I put this international chart in for your info… it’s not part of the test report! (Hugh)
This is a high budget test site, and it is a privilege to have had such a test conducted on one of my designs. Thanks to Jay Hudnall of Ti’eole for doing this!
Here is a link to a video I made with Jay and a similar wind turbine in France.
I have been using a logic energy mobile logger for monitoring Scoraig wind turbines. We have produced some good power curve data for the homebrew machines on Scoraig and it’s also great for live monitoring of installations during the teething period. It’s great to go online and see what is happening in real time.
Logic Energy have a few pre-production LeNETmobile loggers of the latest type to sell. All working fine, but they need to get rid of them.
These are full advanced systems and the hardware (the LeNETmobile unit) would cost £300 each. The full cost including one year’s GSM (SIM card) and the portal website contract is £490. These prices include VAT.
- These are Energy loggers (for energy meters and analogue sensors). Sensors are not included.
- It’s a small production batch that they usually run before full production to test for any early issues. These are ok so nothing to worry about, the only noticeable thing is that the box as an extra hole for 2nd antenna that never was used.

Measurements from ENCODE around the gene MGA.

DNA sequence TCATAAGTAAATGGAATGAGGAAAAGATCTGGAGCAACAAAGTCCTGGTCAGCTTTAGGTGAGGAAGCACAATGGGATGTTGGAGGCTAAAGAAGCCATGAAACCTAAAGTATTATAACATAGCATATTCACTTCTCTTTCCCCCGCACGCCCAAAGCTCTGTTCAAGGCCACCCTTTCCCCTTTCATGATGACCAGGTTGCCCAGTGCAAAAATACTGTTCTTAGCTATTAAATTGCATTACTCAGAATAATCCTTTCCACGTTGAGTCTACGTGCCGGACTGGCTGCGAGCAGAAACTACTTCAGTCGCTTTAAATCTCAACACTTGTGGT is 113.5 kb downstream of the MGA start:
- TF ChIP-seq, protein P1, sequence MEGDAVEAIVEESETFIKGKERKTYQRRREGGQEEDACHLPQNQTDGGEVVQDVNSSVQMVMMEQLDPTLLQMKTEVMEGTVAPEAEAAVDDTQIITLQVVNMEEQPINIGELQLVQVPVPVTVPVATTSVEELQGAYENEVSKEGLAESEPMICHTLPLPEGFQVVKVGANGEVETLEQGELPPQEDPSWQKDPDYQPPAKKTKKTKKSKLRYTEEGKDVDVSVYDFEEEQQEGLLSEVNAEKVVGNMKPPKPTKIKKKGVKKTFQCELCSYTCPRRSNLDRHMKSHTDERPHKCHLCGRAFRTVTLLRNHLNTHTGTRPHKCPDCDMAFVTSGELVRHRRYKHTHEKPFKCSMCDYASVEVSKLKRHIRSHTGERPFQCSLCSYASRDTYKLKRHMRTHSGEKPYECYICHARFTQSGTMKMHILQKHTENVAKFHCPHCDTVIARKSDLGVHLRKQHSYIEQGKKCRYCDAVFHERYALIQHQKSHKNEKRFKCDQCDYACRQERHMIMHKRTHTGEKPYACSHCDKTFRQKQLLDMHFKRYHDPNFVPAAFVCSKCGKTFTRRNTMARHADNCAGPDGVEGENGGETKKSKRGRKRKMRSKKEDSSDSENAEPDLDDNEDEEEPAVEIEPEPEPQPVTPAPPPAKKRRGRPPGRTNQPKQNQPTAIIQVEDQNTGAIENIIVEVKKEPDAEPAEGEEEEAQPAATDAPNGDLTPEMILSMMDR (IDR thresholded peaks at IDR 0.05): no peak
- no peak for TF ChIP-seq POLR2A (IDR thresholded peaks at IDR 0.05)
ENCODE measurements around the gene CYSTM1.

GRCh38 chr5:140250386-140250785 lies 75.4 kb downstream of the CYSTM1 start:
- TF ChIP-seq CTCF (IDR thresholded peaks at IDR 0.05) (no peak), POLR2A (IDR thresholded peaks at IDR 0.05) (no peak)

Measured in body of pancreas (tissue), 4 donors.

- There’re a limited number of these and no plans for more – pretty much one off.
- These loggers have all 14 channels enabled.
For details or to buy one contact Eduardo at firstname.lastname@example.org
Charles Haynes has built a large ferrite alternator for a project that no longer needs it. The alternator can produce 3kW at 75 rpm with 90% efficiency. He is looking for a home for it. It’s pretty heavy though! At present it is in Vancouver, Canada.
Here are some photos. Leave a comment if you are interested in this alternator. Magnet rotors are 40 inches in diameter.
Here are some links to research work that has gone on recently in Berlin and Athens toward further development/documentation of the designs in the Recipe Book. Mostly it’s bench testing of alternators.
If anyone wants me to put notices of other work on this blog then just let me know! You can also find a lot of stuff at windempowerment.